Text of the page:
Cheese Spaetzle or käsespätzle
Spätzle, as my Grandma Esther would spell it, loosely means “little sparrow” and gets it’s name from a time before kitchen tools like spaetzle makers, or “hobels” as they’re also known, were readily available. Historically it was shaped by hand with a spoon or knife and was thought to resemble small birds. Spaetzle is the base of many dishes in a cookbook my Grandma presented to me on my 16th birthday; A fantastic compilation of family photographs spanning 5 generations, rustic recipes laden with meat and starchy vegetables meant to feed a large farming family, ingredient lists calling for everything from goat’s milk to “Aunt Edna’s canned pears,” plenty of spaetzle, and clippings from newspapers and magazines that had significance to my Grandmother either culinary or personal. This book is a time capsule and I smile every time I go through it.
Spaetzle is traditionally used as a base for both sweet and savory dishes, soups, and one-dish meals, as it is in my family cookbook. It’s inexpensive, filling, and can be modified to please a variety of palates. I’ve attempted every recipe in Grandma’s cookbook including spaetzle with cherry sauce made with Grandma next to me, others like squash pie made along side my dad, and the one I’m sharing here – Käse or Light Cheese Spaetzle – I make for my family. Grandma Esther left a sweet message in the book, noting, “Dear Nee Nee, some of the dishes may not be so practical for modern times (Maybe she was thinking of the kidney pie? My ancestors didn’t waste a bit.) I hope you find a few that you can enjoy.” And I have. The flavor and texture of spaetzle is comforting, and brings warm feelings of nostalgia. It’s quick to whip together for guests, plus one batch of noodles can be topped a variety of ways to suit everyone around the table. I hope you might enjoy it too.
Grandma Esther’s käsespätzle or Spaetzle with Cheese Recipe
Spaetzle Ingredients (Makes 2 servings; Modified from original which served 10)
1/2 cup whole wheat flour (this imparts a nuttier, heartier texture)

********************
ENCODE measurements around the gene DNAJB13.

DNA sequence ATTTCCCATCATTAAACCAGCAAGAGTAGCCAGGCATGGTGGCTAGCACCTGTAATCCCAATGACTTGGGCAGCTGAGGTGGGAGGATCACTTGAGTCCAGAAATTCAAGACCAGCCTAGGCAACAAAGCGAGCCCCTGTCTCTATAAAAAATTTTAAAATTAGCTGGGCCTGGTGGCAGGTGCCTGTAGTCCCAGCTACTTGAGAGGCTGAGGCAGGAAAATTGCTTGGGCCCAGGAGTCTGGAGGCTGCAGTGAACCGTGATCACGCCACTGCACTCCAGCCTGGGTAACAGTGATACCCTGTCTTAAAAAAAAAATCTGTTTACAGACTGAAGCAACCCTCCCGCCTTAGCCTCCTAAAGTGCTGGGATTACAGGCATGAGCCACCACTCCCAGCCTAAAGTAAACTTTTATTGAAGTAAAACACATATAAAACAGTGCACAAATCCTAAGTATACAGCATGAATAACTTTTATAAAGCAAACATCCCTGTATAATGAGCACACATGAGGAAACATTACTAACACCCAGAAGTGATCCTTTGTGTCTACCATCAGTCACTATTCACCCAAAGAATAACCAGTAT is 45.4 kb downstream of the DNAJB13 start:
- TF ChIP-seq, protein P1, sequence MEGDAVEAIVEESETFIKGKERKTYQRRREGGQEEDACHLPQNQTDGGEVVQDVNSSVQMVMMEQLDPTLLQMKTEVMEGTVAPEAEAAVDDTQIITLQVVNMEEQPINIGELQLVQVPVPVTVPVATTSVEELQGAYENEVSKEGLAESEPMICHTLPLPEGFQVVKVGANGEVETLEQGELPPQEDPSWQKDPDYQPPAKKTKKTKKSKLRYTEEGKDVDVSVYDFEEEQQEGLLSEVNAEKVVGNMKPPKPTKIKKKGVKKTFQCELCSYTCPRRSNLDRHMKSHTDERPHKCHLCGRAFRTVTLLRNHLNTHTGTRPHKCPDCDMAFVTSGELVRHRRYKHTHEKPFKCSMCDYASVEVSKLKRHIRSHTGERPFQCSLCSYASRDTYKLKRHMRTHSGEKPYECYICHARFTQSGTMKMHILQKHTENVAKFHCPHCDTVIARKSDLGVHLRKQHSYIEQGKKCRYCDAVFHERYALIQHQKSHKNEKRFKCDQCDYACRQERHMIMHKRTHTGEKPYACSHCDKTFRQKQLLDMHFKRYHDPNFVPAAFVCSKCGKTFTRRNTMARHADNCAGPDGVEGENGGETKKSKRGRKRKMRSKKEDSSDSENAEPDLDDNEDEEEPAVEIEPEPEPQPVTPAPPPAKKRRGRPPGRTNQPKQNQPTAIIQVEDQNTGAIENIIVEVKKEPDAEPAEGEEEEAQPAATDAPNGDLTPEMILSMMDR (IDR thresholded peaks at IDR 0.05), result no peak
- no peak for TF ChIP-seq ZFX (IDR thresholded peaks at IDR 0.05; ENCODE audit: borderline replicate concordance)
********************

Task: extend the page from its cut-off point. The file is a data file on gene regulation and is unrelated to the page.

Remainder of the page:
1/2 cup plus 2 tablespoons all-purpose flour
1 teaspoon salt
1 teaspoon ground pepper
2 large eggs
1/4 cup milk
2 pats butter
½ cup grated cheese (my Grandmother used Emmentaler, a harder German cheese) Here is a great website with a guide to German cheeses, for your perusal.
Additional salt and pepper to season
Tools: Spaetzle Maker or Hobel. Visit HIC’s “Where to Buy” page to find one at a kitchen shop near you.
Combine the flour, salt and pepper.
Dry Spaetzle Ingredients
Wet Spaetzle Ingredients
In a second bowl, whisk the eggs and then add in the milk.
Create a depression in the center of the flour mixture and pour in the wet ingredients. The flour should be added and blended gently and slowly, scraping from the sides of the bowl, until well combined.
Blend dry ingredients slowly into wet spaetzle ingredients
The dough should be thick but not ridged, like a stiff muffin batter. I find the dough is easiest to work with, when I refrigerate for 10 minutes before placing in the spaetzle maker or “Hobel.”
Bring a pot of lightly salted water to a boil, and then reduce to a simmer. Make sure the pot is wide enough to allow for the spaetzle maker to sit on top, if using this device. Place the spaetzle maker over the pot, and clip to one edge.
Spaetzle maker clipping to 4 quart pot
Fill the hopper with a ball of dough, filling it to the top. Slide the hopper across, and watch the dough fall through the holes, into the simmering pot below!
Moving dough through spaetzle maker
Do this in batches so you don’t get a thick layer of spaetzle accumulating, which can clump together. With this size recipe, and using a 4 quart pot, I found I don’t have to do batches, I can make all the spaetzle at once and there’s enough surface area on the top of the pot to deter clumping. This dough recipe fills the hoper of the spaetzle maker exactly once. You know the spaetzle is done, when it floats to the surface of the pot.
Stir it gently to prevent it from sticking. Remove the finished spaetzle noodles form the pot with a slotted spoon or dump the whole pot into a smooth surface colander (not a mesh strainer, I find it sticks to the mesh) and give it a light rinse of cold water.
Place the rinsed spaetzle into a bowl with sides high enough to permit tossing, and drop the 2 pats of butter on top. The heat of the spaetzle will melt the butter. Stir in. Sprinkle the cheese into the bowl as well, and stir to combine with the buttered spaetzle. Dish into smaller bowls, and add a little more salt and pepper to taste, if desired. (Or, more cheese on top.) Dig in!
Article Contributed by Nicole H., of HIC